Next: JIT Compiler, Previous: Function Application, Up: Vectorization and Faster Code Execution [Contents][Index]
Whenever it’s possible to categorize according to indices the elements of an array when performing a computation, accumulation functions can be useful.
Create an array by accumulating the elements of a vector into the positions defined by their subscripts.
The subscripts are defined by the rows of the matrix subs and the values by vals. Each row of subs corresponds to one of the values in vals. If vals is a scalar, it will be used for each of the row of subs. If subs is a cell array of vectors, all vectors must be of the same length, and the subscripts in the kth vector must correspond to the kth dimension of the result.
The size of the matrix will be determined by the subscripts themselves. However, if sz is defined it determines the matrix size. The length of sz must correspond to the number of columns in subs. An exception is if subs has only one column, in which case sz may be the dimensions of a vector and the subscripts of subs are taken as the indices into it.
The default action of accumarray
is to sum the elements with
the same subscripts. This behavior can be modified by defining the
func function. This should be a function or function handle
that accepts a column vector and returns a scalar. The result of the
function should not depend on the order of the subscripts.
The elements of the returned array that have no subscripts associated
with them are set to zero. Defining fillval to some other value
allows these values to be defined. This behavior changes, however,
for certain values of func. If func is @min
(respectively, @max
) then the result will be filled with the
minimum (respectively, maximum) integer if vals is of integral
type, logical false (respectively, logical true) if vals is of
logical type, zero if fillval is zero and all values are
non-positive (respectively, non-negative), and NaN otherwise.
By default accumarray
returns a full matrix. If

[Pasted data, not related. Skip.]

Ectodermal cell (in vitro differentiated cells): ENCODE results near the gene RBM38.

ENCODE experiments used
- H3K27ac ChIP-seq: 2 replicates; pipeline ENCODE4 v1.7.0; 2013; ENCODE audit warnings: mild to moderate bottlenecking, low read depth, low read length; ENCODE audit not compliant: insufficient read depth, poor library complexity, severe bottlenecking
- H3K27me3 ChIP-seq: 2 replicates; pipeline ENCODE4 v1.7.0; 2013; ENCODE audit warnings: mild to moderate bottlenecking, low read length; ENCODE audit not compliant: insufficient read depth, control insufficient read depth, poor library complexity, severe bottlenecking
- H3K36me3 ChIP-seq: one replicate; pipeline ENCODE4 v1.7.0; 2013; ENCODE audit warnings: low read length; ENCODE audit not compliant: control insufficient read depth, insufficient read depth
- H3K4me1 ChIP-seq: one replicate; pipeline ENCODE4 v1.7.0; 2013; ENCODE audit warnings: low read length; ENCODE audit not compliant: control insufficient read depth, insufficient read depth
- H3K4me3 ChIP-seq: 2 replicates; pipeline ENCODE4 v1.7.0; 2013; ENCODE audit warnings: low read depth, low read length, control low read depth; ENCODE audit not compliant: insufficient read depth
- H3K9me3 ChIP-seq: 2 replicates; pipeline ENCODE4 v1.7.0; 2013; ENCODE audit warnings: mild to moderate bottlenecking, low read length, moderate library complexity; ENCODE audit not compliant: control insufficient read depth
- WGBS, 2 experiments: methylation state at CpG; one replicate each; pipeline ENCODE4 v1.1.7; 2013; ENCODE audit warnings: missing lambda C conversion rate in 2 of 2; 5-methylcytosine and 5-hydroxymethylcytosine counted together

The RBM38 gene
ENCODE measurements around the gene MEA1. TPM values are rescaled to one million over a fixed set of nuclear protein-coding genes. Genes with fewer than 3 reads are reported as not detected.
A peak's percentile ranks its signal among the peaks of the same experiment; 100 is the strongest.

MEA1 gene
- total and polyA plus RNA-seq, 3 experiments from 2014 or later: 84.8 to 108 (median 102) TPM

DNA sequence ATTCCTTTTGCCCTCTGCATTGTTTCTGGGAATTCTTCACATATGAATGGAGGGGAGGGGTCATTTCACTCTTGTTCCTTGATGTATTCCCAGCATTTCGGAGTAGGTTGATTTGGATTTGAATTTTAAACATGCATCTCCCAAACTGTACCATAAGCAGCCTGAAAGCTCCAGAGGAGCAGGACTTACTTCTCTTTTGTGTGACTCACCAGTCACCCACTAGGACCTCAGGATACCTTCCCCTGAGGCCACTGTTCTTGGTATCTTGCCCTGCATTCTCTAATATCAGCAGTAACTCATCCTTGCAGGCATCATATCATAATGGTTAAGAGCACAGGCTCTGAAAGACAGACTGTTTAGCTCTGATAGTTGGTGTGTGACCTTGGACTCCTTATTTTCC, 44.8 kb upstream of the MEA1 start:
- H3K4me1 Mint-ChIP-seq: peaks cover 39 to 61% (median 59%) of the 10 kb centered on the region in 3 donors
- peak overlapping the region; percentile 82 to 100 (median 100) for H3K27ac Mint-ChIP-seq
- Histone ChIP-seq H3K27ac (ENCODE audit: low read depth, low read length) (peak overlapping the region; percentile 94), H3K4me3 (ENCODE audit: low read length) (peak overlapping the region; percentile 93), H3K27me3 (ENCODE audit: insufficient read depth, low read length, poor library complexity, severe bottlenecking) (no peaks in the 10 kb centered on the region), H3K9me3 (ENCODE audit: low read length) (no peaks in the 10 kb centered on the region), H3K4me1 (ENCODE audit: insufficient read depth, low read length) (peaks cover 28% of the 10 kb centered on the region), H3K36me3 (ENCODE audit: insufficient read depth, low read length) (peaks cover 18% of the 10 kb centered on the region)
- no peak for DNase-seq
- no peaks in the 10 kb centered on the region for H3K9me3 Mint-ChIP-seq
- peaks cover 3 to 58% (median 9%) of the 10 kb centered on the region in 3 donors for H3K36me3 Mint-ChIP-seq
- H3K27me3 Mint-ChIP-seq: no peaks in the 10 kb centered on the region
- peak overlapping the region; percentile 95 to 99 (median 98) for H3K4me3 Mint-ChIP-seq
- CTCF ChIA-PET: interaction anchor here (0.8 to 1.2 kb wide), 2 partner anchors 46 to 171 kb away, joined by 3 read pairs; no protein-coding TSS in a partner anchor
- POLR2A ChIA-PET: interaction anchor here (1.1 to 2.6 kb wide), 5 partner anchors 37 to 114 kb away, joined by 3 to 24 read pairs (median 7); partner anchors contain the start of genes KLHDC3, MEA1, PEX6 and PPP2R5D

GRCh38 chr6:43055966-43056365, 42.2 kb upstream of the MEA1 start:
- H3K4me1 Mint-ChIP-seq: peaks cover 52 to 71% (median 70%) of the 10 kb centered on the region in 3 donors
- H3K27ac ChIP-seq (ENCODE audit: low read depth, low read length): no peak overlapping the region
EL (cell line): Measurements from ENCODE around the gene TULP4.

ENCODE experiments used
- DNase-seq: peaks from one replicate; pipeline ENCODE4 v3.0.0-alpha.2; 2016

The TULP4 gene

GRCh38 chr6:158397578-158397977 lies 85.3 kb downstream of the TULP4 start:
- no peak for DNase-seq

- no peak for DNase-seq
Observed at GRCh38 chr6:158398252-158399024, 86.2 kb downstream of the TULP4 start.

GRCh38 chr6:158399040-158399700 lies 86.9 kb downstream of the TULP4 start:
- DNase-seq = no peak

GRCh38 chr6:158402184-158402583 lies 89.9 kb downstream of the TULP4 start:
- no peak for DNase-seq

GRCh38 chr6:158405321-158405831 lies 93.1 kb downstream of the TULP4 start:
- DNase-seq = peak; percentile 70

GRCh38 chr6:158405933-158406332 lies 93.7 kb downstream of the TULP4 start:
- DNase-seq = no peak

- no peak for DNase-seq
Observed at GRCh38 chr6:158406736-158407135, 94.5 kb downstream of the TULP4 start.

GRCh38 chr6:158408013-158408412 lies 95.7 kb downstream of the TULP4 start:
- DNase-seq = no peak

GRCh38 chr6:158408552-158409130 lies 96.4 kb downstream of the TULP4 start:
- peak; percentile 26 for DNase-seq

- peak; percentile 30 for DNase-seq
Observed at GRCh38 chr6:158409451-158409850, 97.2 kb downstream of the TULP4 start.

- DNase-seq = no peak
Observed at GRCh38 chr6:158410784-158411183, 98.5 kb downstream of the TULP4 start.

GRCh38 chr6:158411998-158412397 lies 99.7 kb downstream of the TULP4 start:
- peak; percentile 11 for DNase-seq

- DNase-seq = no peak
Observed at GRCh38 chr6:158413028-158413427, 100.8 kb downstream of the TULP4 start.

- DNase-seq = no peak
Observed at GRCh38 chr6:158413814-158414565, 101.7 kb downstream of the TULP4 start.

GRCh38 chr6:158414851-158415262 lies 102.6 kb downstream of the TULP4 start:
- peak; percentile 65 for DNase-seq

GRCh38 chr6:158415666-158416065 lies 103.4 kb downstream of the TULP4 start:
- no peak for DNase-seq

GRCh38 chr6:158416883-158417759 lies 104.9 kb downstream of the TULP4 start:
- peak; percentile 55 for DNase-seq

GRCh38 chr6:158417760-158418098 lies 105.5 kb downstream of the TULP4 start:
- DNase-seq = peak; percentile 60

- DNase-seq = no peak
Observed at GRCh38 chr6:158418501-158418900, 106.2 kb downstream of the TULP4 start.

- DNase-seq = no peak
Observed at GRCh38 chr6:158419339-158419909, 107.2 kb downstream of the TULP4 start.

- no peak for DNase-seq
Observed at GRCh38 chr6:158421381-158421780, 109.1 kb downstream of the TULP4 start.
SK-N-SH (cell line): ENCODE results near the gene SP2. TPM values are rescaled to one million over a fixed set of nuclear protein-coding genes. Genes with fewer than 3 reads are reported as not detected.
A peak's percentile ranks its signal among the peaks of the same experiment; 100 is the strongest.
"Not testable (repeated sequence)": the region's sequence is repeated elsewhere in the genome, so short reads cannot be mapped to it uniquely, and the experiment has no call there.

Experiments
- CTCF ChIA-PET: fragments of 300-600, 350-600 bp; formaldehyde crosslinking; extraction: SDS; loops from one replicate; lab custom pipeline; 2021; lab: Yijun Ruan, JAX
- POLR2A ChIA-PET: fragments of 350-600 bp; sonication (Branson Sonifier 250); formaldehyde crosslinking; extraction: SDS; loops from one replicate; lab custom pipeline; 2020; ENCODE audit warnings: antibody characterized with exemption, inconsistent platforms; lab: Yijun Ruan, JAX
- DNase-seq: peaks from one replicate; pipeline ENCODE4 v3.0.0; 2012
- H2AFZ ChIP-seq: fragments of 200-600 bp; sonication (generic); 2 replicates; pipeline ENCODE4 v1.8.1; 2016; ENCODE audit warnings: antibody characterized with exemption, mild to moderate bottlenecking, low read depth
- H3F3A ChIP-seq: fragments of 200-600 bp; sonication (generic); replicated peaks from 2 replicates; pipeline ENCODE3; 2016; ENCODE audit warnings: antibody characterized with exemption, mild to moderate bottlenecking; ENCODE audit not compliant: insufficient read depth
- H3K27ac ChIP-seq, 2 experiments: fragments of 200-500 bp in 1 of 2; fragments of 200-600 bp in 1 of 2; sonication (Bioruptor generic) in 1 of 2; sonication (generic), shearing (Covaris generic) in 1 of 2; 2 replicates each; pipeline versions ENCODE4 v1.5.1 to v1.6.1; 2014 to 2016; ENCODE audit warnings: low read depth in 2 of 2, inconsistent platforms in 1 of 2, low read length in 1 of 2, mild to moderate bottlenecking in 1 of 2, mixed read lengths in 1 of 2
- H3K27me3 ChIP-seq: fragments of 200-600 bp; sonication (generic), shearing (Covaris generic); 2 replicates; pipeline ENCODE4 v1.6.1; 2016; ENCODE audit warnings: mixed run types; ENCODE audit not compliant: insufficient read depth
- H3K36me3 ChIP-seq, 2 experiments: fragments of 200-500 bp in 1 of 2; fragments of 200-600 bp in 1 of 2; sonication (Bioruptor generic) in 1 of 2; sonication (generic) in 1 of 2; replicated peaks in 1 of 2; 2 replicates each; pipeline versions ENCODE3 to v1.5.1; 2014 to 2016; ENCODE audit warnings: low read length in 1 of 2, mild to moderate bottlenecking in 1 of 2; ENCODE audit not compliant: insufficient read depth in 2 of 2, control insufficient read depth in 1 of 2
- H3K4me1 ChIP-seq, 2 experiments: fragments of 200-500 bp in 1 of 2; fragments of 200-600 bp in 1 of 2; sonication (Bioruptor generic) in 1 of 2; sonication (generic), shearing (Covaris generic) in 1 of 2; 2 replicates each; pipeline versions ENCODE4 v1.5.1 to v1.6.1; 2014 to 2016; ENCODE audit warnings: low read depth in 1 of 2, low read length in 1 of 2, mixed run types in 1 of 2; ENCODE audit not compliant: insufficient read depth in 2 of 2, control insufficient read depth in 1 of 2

issparse is logically true, then a sparse matrix is returned
instead.
The following accumarray
example constructs a frequency table
that in the first column counts how many occurrences each number in
the second column has, taken from the vector x. Note the usage
of unique
for assigning to all repeated elements of x
the same index (see unique).
x = [91, 92, 90, 92, 90, 89, 91, 89, 90, 100, 100, 100]; [u, ~, j] = unique (x); [accumarray(j', 1), u'] ⇒ 2 89 3 90 2 91 2 92 3 100
Another example, where the result is a multi-dimensional 3-D array and the default value (zero) appears in the output:
accumarray ([1, 1, 1; 2, 1, 2; 2, 3, 2; 2, 1, 2; 2, 3, 2], 101:105) ⇒ ans(:,:,1) = [101, 0, 0; 0, 0, 0] ⇒ ans(:,:,2) = [0, 0, 0; 206, 0, 208]
The sparse option can be used as an alternative to the sparse
constructor (see sparse). Thus
sparse (i, j, sv)
can be written with accumarray
as
accumarray ([i, j], sv', [], [], 0, true)
For repeated indices, sparse
adds the corresponding value. To
take the minimum instead, use min
as an accumulator function:
accumarray ([i, j], sv', [], @min, 0, true)
The complexity of accumarray in general for the non-sparse case is
generally O(M+N), where N is the number of subscripts and M is the
maximum subscript (linearized in multi-dimensional case). If
func is one of @sum
(default), @max
,
@min
or @(x) {x}
, an optimized code path is used.
Note that for general reduction function the interpreter overhead can
play a major part and it may be more efficient to do multiple
accumarray calls and compute the results in a vectorized manner.
Create an array by accumulating the slices of an array into the positions defined by their subscripts along a specified dimension.
The subscripts are defined by the index vector subs.
The dimension is specified by dim. If not given, it defaults
to the first non-singleton dimension. The length of subs must
be equal to size (vals, dim)
.
The extent of the result matrix in the working dimension will be determined by the subscripts themselves. However, if n is defined it determines this extent.
The default action of accumdim
is to sum the subarrays with the
same subscripts. This behavior can be modified by defining the
func function. This should be a function or function handle
that accepts an array and a dimension, and reduces the array along
this dimension. As a special exception, the built-in min
and
max
functions can be used directly, and accumdim
accounts for the middle empty argument that is used in their calling.
The slices of the returned array that have no subscripts associated with them are set to zero. Defining fillval to some other value allows these values to be defined.
An example of the use of accumdim
is:
accumdim ([1, 2, 1, 2, 1], [ 7, -10, 4; -5, -12, 8; -12, 2, 8; -10, 9, -3; -5, -3, -13]) ⇒ [-10,-11,-1;-15,-3,5]
See also: accumarray.
Next: JIT Compiler, Previous: Function Application, Up: Vectorization and Faster Code Execution [Contents][Index]